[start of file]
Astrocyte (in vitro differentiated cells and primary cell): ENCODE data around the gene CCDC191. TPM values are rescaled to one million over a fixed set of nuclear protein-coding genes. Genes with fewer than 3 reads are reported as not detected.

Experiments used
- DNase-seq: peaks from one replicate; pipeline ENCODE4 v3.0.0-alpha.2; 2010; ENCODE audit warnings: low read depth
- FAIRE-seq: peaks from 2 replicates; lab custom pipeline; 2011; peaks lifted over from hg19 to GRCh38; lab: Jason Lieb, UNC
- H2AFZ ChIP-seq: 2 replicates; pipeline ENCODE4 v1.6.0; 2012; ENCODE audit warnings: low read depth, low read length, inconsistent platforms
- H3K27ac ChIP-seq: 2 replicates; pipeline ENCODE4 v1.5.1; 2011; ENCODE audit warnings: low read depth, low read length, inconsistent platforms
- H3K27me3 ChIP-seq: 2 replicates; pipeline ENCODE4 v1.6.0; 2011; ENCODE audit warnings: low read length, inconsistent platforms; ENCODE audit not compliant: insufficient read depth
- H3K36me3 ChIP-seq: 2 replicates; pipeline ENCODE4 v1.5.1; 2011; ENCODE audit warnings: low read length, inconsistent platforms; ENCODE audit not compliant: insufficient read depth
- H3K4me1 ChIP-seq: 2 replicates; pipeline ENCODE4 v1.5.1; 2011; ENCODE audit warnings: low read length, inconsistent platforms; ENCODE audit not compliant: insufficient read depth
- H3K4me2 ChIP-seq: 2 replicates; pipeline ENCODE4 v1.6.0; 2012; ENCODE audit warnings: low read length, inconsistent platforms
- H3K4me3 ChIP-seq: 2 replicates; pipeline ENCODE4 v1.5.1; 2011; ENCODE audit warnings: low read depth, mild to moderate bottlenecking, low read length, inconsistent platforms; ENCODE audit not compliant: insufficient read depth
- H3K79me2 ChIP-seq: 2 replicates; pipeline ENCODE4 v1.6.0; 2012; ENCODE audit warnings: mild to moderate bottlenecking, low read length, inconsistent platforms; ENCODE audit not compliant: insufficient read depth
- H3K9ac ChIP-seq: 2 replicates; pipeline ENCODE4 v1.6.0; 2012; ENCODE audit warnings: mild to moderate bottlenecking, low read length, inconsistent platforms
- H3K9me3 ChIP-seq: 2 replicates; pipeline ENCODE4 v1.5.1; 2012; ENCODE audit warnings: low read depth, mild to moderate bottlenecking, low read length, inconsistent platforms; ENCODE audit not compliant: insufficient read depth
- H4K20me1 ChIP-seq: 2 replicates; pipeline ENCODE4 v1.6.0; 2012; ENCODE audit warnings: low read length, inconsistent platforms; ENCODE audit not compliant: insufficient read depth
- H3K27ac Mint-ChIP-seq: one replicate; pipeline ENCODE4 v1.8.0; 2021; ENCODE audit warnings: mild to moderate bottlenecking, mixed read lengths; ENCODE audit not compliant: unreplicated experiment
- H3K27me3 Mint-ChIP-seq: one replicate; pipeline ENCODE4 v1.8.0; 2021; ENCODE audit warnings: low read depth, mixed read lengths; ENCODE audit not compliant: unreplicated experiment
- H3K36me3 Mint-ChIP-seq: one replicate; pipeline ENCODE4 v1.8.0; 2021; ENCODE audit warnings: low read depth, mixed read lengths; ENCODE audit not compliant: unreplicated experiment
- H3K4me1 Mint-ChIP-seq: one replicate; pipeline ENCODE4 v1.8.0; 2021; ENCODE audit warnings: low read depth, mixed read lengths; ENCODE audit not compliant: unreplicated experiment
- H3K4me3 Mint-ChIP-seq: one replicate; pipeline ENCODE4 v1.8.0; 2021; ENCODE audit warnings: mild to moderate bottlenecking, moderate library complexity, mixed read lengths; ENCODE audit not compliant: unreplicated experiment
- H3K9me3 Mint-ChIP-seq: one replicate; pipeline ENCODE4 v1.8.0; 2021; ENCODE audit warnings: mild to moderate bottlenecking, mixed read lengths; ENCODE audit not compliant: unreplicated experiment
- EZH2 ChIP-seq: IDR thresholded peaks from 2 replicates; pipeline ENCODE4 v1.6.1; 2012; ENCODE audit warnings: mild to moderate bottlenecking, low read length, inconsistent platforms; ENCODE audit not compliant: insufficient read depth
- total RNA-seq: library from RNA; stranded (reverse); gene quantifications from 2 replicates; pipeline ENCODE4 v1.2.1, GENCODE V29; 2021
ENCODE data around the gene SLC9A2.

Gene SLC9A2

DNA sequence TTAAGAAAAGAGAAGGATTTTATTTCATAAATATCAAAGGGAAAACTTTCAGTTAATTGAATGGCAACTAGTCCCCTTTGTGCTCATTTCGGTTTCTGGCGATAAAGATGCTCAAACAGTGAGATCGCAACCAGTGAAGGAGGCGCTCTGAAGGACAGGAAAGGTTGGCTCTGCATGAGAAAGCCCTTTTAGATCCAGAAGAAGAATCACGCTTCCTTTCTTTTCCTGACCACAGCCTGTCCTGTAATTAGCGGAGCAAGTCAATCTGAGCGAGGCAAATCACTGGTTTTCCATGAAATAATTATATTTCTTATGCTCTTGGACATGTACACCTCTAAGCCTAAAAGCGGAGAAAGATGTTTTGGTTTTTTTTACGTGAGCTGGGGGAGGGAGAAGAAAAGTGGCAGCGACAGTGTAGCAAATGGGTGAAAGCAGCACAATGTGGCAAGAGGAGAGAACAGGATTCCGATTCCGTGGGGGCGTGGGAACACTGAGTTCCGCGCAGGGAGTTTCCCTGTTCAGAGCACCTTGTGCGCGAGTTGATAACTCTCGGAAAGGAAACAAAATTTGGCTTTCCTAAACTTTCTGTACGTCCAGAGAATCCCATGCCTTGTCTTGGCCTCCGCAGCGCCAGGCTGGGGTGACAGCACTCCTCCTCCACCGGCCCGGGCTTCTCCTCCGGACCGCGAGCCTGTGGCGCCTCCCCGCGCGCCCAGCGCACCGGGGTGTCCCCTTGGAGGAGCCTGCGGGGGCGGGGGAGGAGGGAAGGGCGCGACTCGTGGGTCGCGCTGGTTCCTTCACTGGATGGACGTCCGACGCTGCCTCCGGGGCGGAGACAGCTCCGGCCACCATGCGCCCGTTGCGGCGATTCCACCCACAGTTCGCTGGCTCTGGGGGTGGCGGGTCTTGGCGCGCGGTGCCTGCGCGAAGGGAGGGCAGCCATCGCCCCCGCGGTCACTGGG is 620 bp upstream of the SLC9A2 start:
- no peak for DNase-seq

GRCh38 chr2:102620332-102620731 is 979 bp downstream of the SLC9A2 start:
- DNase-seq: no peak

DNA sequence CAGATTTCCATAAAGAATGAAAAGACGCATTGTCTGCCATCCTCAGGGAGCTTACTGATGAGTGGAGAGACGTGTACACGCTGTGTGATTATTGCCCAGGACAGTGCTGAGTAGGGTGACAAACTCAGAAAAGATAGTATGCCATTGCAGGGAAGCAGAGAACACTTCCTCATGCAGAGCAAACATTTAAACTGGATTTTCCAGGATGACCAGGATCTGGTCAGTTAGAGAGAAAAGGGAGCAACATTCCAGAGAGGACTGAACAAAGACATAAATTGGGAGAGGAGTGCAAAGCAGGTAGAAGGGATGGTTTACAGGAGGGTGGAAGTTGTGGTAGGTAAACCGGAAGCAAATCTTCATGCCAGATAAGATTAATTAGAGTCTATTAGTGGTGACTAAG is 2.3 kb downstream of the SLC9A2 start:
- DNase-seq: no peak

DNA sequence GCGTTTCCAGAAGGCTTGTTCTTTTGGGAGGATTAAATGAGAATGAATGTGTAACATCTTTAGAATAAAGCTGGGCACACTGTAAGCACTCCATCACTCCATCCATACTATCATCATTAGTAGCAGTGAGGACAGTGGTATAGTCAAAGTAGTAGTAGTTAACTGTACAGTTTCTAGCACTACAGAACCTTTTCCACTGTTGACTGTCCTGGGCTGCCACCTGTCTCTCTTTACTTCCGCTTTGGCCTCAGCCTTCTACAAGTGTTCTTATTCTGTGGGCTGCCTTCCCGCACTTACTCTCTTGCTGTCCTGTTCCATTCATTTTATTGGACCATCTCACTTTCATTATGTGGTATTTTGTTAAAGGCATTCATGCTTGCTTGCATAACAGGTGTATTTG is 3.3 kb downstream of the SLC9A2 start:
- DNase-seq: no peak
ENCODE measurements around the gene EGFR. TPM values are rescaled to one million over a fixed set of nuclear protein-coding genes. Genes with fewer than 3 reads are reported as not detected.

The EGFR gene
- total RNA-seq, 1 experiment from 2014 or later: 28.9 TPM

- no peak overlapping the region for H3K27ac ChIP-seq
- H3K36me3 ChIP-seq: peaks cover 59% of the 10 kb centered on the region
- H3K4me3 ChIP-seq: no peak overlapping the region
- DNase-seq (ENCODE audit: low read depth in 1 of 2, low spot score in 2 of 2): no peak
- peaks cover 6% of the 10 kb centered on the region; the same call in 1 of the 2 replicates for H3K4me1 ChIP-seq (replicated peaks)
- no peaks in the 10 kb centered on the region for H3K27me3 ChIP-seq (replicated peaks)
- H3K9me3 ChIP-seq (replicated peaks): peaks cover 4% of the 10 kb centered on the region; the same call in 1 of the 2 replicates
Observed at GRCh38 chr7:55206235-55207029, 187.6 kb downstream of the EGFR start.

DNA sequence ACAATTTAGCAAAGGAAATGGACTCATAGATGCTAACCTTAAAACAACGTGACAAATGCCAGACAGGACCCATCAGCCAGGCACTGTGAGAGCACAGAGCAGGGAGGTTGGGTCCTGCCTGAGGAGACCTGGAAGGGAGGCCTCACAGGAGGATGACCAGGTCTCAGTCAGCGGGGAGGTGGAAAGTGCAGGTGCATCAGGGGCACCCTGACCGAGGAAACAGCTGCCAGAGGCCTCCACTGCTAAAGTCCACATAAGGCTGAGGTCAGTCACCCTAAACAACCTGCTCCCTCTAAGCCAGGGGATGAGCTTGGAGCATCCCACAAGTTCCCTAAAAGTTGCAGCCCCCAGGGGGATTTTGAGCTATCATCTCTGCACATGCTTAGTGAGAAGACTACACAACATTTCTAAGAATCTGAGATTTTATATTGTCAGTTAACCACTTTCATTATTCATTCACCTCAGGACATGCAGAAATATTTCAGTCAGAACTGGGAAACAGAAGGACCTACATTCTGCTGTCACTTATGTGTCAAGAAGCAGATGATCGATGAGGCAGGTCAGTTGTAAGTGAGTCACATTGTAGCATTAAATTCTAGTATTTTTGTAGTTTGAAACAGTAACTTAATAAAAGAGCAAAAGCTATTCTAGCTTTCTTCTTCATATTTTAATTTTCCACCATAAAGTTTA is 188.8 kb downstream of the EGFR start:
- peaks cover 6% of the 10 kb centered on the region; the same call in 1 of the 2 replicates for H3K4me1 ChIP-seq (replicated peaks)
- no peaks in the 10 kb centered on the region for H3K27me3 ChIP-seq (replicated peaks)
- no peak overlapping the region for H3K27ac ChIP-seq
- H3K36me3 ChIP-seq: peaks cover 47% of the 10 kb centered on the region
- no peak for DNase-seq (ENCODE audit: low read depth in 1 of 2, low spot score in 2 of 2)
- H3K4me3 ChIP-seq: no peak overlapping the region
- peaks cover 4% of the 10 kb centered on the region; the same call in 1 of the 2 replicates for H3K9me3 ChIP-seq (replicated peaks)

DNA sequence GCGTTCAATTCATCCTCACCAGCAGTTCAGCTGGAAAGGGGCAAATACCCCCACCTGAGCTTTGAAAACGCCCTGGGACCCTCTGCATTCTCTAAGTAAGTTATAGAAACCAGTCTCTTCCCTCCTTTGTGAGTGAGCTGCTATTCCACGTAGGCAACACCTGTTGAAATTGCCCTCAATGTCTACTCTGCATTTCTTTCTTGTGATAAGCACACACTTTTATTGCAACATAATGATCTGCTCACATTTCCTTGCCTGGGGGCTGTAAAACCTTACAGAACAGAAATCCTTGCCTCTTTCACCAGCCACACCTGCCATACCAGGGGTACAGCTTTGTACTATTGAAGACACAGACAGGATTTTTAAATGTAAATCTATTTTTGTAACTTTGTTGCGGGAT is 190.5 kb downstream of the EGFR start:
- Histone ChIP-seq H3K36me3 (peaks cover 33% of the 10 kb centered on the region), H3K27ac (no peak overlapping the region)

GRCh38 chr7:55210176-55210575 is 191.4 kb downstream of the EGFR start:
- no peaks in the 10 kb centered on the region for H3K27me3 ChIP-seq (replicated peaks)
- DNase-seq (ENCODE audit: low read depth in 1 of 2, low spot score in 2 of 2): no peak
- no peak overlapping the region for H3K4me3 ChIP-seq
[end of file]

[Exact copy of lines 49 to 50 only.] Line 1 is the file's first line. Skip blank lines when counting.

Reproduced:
- H3K36me3 ChIP-seq: peaks cover 47% of the 10 kb centered on the region
- no peak for DNase-seq (ENCODE audit: low read depth in 1 of 2, low spot score in 2 of 2)